Sports

NHPR Blogs
4:36 pm
Fri July 11, 2014

Is N.H. Really Home To The Longest Mini Golf Hole On The Planet?

View from hole 1
Sarah Thomas

Red Sox vs. Yankees. Coke vs. Pepsi. Facebook vs. Twitter.  And now – Chuckster’s Family Fun Park vs. Rocky Gorge 4 Seasons Golf Fairway.

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Sports
1:29 pm
Fri July 11, 2014

Disc Golf: No Collared Shirts Required

Joe Montore readies his drive on the 18th hole.
Austin Cowan NHPR

Nestled deep in the woods of Canterbury, NH is a special type of golf course. No golf carts, clubs or balls can be found here. Bright polos and pastel shorts are left at the country club as well. Here, at Top O’ The Hill, disc golf is the game of choice.

For those that have never heard of the sport, think golf...but with a disc. It's that simple. Be careful to use the word "disc," however, never "Frisbee." This, I’m told, is seen as a slur in the disc world.

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Word of Mouth
12:59 pm
Tue July 8, 2014

7.08.14: Misused Science Terms, Women's Prisons, And Mental Illness In The NBA

Credit various brennemans via Flickr Creative Commons

Prove it, innate, survival of the fittest, organic… scientific terminology is part of our everyday language, but are we using the terms correctly? Today we’re testing the theory of misusing scientific terms. And, with the state breaking ground on a new women’s prison next month, we’ll consider whether the specific needs of female inmates can be addressed by re-thinking prison design. Then, mental illness creates a stigma that is almost impossible to erase, even for sports celebrities. We wonder: why isn’t Delonte West in the NBA?

Listen to the full show and Read more for individual segments.

7.08.14 Full Show

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Newscast
2:17 pm
Sun July 6, 2014

Waterville Valley To Host N.H. Open

Credit Michael Gilliam / Flickr Creative Commons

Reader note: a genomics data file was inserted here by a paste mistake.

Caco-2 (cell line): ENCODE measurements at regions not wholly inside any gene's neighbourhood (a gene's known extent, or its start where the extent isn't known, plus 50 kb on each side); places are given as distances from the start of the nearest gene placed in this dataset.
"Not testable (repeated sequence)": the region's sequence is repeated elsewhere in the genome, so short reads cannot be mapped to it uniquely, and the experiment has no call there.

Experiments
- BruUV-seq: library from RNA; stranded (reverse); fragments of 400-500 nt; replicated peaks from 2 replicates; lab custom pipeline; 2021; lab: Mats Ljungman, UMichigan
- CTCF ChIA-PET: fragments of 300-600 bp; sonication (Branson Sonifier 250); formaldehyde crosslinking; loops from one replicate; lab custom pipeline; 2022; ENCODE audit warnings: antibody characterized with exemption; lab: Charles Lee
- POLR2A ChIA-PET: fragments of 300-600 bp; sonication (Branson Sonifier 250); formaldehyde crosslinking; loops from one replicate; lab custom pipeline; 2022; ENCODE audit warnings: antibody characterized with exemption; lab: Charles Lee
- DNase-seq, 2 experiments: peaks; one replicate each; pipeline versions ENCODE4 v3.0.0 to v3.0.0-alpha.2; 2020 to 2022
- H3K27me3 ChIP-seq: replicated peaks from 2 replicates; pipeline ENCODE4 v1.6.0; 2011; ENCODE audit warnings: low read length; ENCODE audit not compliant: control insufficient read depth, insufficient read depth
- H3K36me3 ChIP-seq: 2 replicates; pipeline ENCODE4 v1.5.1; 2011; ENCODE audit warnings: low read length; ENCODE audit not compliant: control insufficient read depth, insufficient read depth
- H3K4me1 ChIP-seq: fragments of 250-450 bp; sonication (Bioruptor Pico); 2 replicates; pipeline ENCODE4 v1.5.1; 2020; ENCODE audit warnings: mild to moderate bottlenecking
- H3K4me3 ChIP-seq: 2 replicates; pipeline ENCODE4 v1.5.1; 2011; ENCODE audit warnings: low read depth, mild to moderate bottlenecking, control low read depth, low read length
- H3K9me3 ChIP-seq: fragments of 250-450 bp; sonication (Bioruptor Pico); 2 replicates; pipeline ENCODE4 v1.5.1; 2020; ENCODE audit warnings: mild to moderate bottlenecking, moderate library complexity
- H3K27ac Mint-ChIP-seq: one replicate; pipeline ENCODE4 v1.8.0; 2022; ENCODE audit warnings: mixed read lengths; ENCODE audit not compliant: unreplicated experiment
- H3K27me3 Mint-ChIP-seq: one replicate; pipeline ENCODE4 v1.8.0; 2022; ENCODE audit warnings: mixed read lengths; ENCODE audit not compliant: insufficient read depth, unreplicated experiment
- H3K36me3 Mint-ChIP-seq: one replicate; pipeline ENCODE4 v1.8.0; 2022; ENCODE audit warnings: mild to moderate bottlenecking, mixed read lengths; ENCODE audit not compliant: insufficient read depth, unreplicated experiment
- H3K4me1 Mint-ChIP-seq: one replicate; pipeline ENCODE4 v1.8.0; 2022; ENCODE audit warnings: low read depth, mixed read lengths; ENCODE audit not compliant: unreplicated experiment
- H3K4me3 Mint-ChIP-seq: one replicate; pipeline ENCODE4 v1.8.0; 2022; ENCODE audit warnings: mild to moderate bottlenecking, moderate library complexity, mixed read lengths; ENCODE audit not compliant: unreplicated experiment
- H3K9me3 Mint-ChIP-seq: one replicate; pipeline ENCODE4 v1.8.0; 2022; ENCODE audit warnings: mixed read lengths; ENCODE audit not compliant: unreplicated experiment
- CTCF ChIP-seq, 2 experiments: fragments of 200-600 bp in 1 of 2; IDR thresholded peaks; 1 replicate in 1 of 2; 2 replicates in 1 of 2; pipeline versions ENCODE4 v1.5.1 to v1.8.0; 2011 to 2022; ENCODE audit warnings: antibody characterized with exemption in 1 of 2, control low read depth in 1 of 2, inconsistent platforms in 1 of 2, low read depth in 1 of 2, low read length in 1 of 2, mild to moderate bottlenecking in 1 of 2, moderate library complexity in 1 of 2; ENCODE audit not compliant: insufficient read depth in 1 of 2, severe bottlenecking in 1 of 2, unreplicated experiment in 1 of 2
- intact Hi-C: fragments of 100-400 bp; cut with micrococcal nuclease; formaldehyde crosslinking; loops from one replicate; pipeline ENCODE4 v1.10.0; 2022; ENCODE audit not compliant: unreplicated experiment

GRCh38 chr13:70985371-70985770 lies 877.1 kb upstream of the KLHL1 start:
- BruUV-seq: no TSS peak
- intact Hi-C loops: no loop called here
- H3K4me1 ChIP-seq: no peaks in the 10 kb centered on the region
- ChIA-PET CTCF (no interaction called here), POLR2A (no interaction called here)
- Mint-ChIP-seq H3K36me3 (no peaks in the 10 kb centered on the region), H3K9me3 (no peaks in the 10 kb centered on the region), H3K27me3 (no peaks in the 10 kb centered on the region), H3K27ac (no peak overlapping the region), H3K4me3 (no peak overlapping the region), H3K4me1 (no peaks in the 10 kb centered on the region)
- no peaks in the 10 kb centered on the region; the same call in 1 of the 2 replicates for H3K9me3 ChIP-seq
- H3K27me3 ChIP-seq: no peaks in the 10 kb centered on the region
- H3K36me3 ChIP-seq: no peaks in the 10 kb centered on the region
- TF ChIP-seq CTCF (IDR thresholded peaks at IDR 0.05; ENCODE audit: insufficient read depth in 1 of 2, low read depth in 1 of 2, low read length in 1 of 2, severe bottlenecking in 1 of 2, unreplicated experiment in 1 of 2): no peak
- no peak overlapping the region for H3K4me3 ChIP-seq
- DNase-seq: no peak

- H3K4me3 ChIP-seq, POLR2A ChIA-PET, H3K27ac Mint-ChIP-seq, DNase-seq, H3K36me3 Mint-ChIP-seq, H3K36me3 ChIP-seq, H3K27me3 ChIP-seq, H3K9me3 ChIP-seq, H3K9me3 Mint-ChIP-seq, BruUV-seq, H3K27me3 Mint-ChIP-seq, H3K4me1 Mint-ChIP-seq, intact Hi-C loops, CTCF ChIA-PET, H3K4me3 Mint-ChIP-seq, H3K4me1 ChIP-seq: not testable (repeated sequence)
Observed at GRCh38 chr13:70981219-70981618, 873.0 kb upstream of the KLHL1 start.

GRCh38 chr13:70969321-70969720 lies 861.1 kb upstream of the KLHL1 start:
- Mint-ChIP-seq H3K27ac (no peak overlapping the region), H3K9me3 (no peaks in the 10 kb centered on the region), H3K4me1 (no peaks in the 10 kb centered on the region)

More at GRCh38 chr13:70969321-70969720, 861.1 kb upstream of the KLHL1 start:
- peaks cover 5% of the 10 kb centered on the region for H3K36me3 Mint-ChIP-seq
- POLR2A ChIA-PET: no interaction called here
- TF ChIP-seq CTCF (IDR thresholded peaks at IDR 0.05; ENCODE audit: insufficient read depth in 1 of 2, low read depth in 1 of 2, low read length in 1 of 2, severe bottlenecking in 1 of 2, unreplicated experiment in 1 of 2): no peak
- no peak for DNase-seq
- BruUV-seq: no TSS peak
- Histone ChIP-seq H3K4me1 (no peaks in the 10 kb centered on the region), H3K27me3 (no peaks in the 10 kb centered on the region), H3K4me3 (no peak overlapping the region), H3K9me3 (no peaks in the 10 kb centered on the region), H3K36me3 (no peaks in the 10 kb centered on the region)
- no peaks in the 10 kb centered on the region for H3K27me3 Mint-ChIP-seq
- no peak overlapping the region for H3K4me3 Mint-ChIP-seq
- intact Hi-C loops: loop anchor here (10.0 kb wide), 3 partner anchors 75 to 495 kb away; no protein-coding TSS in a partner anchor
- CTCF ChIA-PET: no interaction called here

The Waterville Valley Tennis Center is once again hosting the annual New Hampshire Open, scheduled for July 18 to July 20.  The 10,000 New Hampshire Open Tennis Championships is set on the 18 red clay court complex of the tennis center.  Athletes include top ranked New England and collegiate players who play the eastern summer tennis circuit.  Play begins the afternoon of Friday, the 18th, and continues Saturday with singles and doubles. Semi-finals and finals are on July 20.    

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NHPR Blogs
3:38 pm
Thu July 3, 2014

For One New Hampshire Football Star, It's More Than A Game

Brad Rhoades plays in the CHaD All Star Football Game.
Credit Austin Cowan NHPR

New Hampshire’s finest high school football players took to Grappone Stadium on Saturday in the Children’s Hospital at Dartmouth-Hitchcock All Star Game.

The game, a last hurrah for graduating seniors, is a way for New Hampshire youth to give back. In its three year history, the contest between the best players representing the east and west regions of the state has raised $752,000 for the hospital, said Nick Vailas, the founder of the game.

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All Things Considered
3:19 pm
Mon June 23, 2014

Dartmouth Runner Poised For Long-Term Success On Pro Circuit

Credit David Monti, Race Results Weekly

Dartmouth College’s Abbey D’Agostino is turning pro now that her celebrated collegiate running career has come to an end. In four years at Dartmouth D’Agostino became one of the Ivy League’s all-time most accomplished. To learn more about her career and what lies ahead, I spoke to David Monti, editor and publisher of the New York based Race Results Weekly:

This is an athlete that took a lot of people by surprise. What were the expectations when she first came to Dartmouth and what did she end up accomplishing?

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From the Archives
4:00 pm
Wed June 11, 2014

From The Archives: World Cup 1950

If you have World Cup fever, you’ll know Brazil and Croatia kick off the tournament Thursday. Even if you don’t have the fever; even if the brouhaha over Landon Donovan last month didn’t register; even if you have only the faintest understanding of who David Beckham is; you know that the U.S. has never been a favorite in the sport of international soccer.

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Word of Mouth
3:31 pm
Tue June 10, 2014

Freakonomics' Stephen Dubner Takes On This Week's Headlines

Credit christopher.woo via Flickr Creative Commons

We spoke with Freakonomics co-author Stephen Dubner about three issues that have been dominating headlines lately. In case you’ve missed them and need to catch up quickly, we’ve compiled the highlights so you can be a champion of serious water-cooler discussions.